Artwork Guide


We require Bleed to allow for tolerance in the print and finishing process.

If a design finishes exactly at the edge of the required finished size, then without bleed, when the job is trimmed there may be slight white edges to the finished print. By extending the background colour or image beyond the edge of the finished job, this defect can be rectified. We recommend that elements intended to go to the very edge of the finished job should extend 3mm beyond the edge.

Similarly, within the printed area a quiet area of 5mm from the edge of the job should be allowed.



The artwork should be in Press ready PDF ( font embedded) format, CMYK format, with a minimum of 300dpi resolution.

We process only in CMYK format.

If there are any Spot colors in the artwork, it will be converted to CMYK.


Page size

Ensure your artwork is on the correct page size.


Make sure there is a 3mm bleed around the finished artwork. Bleed is required to allow for the tolerance of guillotines used in the finishing/cutting of the job and eliminate any margin of error. We recommend a 4mm clearance from the trim size for all important elements – text, imagery etc.

Processing colours

There are four basic, universal colours in the printing industry: Cyan, Magenta, Yellow, and Black. Unless you are using a 5th (spot) colour in your document everything should fall within these four colours, including Pantones, unless the Pantone is the 5th colour. If you plan to use Pantones for fills, be sure to convert them to CMYK or use Pantone to Process. Watch the Pantone conversion as colour shifts will occur.


Please make sure all fonts used in the artwork are embedded while producing your PDF. Where you have used a rate font outside the ‘normal’ range we recommend converting the text created with this font into curves, paths or outlines – dependent upon the software package being used. This means that we do not necessarily require the original font when we print your job.


Always flatten the layers in your artwork before converting to PDF. This eliminates any problems with special effects (Drop shadows, Embossing, Feather, external plug-ins effects etc.) at the time of processing at a later stage. It will also reduce the size of your pdf and speed up processing time.


This is the problem in which artwork to press looks perfect on screen, but dreadful in print. E.g. when areas of solid black allow images behind to show through. The overprint settings need to be set correctly before going to press, which is why modern page layout programs such as InDesign and pre-press programs like Acrobat have built-in PDF overprint Preview options. Please check PDF by “Overprint Preview ON” (Shift+Ctrl+7 for Windows), (Shift+Command+7 for Mac). These allow you to spot potential overprinting problems before they become expensive!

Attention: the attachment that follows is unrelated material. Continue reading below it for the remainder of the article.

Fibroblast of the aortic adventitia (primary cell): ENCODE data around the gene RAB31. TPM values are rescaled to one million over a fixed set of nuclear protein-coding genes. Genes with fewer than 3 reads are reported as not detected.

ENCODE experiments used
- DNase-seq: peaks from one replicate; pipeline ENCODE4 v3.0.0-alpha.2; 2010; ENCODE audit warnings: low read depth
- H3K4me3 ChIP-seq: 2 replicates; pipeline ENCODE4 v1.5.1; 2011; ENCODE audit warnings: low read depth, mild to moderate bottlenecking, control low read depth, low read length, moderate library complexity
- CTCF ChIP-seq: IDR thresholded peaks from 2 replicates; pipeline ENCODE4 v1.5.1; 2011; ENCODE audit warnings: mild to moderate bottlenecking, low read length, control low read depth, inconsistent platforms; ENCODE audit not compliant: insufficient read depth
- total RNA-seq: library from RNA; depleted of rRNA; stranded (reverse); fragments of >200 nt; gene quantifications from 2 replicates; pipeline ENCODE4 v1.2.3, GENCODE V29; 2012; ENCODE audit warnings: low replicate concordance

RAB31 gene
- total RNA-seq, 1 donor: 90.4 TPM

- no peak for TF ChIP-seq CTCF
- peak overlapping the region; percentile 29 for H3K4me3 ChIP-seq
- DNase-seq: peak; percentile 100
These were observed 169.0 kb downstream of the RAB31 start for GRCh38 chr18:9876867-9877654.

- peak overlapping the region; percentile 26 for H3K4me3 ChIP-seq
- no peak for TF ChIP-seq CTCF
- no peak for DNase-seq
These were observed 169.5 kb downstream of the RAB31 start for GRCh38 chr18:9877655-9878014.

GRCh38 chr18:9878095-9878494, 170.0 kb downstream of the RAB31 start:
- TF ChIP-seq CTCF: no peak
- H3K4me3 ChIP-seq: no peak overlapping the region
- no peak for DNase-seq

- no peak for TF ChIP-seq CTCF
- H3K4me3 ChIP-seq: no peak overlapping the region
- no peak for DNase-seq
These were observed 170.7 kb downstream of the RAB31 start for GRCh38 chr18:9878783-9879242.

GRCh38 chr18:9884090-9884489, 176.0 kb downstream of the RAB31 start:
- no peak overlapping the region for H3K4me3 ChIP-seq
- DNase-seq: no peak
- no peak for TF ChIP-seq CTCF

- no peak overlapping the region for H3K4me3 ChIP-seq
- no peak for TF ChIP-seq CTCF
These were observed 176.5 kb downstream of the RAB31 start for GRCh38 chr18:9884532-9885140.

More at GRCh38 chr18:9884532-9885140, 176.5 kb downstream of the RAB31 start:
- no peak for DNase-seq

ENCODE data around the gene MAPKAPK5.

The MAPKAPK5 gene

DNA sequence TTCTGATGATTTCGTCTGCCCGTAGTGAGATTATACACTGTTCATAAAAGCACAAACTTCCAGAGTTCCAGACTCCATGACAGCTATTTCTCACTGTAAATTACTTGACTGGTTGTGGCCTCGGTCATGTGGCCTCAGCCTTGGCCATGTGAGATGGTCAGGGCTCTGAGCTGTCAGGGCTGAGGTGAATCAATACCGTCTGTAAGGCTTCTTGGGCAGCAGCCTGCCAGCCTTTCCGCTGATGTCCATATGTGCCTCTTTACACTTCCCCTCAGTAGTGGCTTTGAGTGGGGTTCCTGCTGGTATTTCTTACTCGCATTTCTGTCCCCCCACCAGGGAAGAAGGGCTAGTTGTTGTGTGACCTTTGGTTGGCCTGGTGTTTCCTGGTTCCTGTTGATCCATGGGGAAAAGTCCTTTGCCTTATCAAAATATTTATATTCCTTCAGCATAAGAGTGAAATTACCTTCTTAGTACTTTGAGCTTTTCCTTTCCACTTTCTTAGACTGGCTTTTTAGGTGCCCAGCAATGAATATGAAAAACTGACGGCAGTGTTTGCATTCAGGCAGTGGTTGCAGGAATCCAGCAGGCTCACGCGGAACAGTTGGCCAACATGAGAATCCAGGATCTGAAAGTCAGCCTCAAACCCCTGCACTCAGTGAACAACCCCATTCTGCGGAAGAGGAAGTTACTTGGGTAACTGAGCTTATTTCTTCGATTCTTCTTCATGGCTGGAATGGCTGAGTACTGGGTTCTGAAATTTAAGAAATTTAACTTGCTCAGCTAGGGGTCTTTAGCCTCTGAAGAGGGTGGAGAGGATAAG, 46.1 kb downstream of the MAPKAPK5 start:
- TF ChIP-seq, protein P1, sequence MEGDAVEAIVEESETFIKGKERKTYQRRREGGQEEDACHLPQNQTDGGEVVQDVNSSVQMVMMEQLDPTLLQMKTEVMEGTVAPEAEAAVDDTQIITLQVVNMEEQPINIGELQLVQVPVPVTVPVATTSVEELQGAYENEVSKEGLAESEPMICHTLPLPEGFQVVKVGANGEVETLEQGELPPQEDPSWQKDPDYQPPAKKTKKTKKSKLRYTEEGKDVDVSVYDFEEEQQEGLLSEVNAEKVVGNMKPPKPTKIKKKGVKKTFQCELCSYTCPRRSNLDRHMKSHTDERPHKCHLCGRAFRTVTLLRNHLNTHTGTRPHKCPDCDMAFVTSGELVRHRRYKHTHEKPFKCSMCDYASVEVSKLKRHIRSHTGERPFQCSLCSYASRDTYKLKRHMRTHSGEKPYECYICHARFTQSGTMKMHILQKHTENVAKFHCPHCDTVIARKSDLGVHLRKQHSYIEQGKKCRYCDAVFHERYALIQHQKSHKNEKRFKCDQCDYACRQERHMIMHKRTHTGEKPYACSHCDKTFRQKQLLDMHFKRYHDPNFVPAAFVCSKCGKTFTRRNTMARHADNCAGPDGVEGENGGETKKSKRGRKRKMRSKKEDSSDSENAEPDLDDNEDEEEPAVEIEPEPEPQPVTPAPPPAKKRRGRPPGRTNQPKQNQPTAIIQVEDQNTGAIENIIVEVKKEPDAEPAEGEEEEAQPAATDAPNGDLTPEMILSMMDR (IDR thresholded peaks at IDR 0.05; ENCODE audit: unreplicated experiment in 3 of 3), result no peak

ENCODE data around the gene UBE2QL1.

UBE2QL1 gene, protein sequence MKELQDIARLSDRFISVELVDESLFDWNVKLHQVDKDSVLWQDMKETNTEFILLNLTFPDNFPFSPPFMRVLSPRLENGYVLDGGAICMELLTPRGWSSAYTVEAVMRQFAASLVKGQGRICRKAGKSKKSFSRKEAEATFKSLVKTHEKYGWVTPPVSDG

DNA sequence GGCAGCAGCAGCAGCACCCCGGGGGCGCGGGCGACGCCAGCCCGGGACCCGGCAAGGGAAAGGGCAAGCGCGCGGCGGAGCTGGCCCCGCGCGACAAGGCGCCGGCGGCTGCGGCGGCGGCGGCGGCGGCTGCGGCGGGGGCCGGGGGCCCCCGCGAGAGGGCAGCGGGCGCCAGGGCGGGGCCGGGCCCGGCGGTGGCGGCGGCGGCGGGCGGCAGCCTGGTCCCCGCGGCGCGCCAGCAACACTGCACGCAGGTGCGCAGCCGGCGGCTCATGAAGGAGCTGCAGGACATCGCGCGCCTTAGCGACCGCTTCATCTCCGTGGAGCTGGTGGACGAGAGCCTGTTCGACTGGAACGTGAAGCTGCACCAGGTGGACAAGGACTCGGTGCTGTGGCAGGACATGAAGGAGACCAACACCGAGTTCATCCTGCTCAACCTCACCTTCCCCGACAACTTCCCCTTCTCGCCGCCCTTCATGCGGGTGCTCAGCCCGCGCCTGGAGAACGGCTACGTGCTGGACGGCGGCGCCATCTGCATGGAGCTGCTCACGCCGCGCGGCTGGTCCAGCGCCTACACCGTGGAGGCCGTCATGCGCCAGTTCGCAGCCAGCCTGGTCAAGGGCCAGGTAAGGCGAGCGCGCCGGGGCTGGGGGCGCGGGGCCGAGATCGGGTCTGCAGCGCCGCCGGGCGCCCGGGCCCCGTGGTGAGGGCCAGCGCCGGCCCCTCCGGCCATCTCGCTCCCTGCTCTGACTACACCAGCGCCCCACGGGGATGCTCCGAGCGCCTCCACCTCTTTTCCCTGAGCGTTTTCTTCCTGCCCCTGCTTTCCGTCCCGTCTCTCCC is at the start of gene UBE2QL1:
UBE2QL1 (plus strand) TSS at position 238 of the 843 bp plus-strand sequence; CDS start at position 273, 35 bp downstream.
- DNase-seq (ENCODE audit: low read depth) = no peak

All PDF’s should be single-sided pages with cut marks/bleed and not created as spreads.

Incorrect blending options

In setting up blends where the colour fades, we have commonly found that one colour is set at 100% and fades to white or 0% of the starting and sometimes different colour. Please refrain from setting up your blends like this as it causes unexplainable banding. While it may seem logical to do so, this is not practical because white is not considered a colour in the printing world and realistically you cant’ have a 0% of any colour. When setting up your blends, set your ending colour at a minimum of 1% of your starting colour. This will insure against any blending problems. If you are using a 5th colour for a blend, start at your Pantone and end at a minimum of 1% of that same Pantone.


Images should be 300 dpi with a minimum of 200dpi. Any less will result in a blocky image.

File size

Unnecessarily large files will cause a slow down in the processing of your files. An image for and A4+3mm bleed at 300dpi is absolutely NO larger than 40MB. Anything beyond that and the laws of negative returns comes into play. Please to file size question for help reducing file sizes.



If an image is going to be resized up or down in your publication we offer the following sizing conventions:

  • You can safely enlarge your image to 120% of its original size in the application. Anything beyond that and the resampling rate degrades the quality of the image.
  • When reducing the image in size, anything below 75% of its original size results in a 23MB file. That equates to less processing time.

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